Two months ago, I received a text from Nick “Misty Peak Teas” Lozito. He had just returned from a sourcing trip to Mount Yiwu, Yunnan province, China, where his farming contact was. Nick direct sourced from one farmer, and one farmer only. All the products he carried were from one dude. I covered his outfit a few months ago. But I digress . . .
Nick practically said, “Dude! You’ve gotta try this autumn flush I got. It’s amazing.”
He was too busy to get together that week, what with a newborn son and all, but he dropped some off at Tea Bar – the local outfit that carried his sheng to serve. I made the trip out to North Portland to try it. And, boy, he wasn’t kidding.
I wasn’t used to judging pu-erhs by their recent seasonal plucks. Usually, that was Darjeeling territory. Pu-erh is generally judged by the year it was plucked/pressed, not the month. But there was a definite difference between the spring 2014 Yiwu pu-erh and the autumn. I just needed to judge for myself a bit more thoroughly.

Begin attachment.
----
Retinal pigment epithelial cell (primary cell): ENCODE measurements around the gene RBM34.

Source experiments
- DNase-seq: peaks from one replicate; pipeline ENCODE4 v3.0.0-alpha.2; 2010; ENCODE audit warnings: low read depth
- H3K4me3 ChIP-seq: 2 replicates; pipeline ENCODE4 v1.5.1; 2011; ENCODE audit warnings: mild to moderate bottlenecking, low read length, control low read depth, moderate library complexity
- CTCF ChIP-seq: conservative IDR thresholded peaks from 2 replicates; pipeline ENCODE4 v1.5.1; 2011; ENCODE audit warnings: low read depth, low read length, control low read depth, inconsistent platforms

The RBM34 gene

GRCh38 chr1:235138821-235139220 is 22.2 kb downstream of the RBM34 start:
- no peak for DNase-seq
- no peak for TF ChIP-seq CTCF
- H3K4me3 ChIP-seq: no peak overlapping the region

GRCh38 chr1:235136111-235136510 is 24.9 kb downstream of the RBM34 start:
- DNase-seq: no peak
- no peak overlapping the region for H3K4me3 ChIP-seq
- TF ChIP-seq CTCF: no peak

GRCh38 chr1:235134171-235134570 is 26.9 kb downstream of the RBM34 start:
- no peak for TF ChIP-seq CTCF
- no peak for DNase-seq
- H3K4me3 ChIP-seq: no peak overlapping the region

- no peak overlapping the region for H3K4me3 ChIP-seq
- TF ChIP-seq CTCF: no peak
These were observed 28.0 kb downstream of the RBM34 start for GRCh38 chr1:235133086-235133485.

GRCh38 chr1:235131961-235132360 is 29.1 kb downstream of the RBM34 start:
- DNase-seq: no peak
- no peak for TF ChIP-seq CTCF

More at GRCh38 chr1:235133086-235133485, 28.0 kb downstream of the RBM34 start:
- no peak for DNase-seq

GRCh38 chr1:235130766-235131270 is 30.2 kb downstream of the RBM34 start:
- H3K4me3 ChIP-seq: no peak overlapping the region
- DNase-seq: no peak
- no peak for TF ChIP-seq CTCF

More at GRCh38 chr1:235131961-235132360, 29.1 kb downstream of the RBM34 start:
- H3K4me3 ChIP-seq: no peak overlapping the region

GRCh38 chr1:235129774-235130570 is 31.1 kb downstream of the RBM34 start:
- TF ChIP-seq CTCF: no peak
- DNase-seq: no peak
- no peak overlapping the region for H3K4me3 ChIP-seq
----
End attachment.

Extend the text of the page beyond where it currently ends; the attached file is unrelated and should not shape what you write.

In the meantime, Misty Peak Teas was carving out a niche for itself in the online community. I was hearing rumblings about how good the stuff was from other fellow bloggers. Their wares were even receiving accolades on Steepster. To date, the 2014 cake was the highest rated pu-erh on the site. Impressive, given the competition.
Alas, life got in the way, and I didn’t follow up with Nick for a more thorough tasting until . . . well . . . yesterday [at the time of this writing]. He cut out a section of his day in which to entertain my urge to drink more of the autumn tea.
When I pulled up to “Misty Peak HQ”, I was told to come around to the back. There he was on a green blanket, feeding his four-month-old, Vincenzo. It was far too adorable a sight not to snap.
Then we got to drinking.
First, as a palate starter, Nick broke out a cake of his 2005. It was the one year from that farm I hadn’t tried yet. The leaves were large and lovely.
Brewed gongfu, the liquor was a deep brass, and I tasted straight stone fruit, earth, and ancient civilization. Is that a taste? Well, it is now.
I was in a daze, and we had only just begun.
Next up, he offered up the autumn 2014 side-by-side with the spring.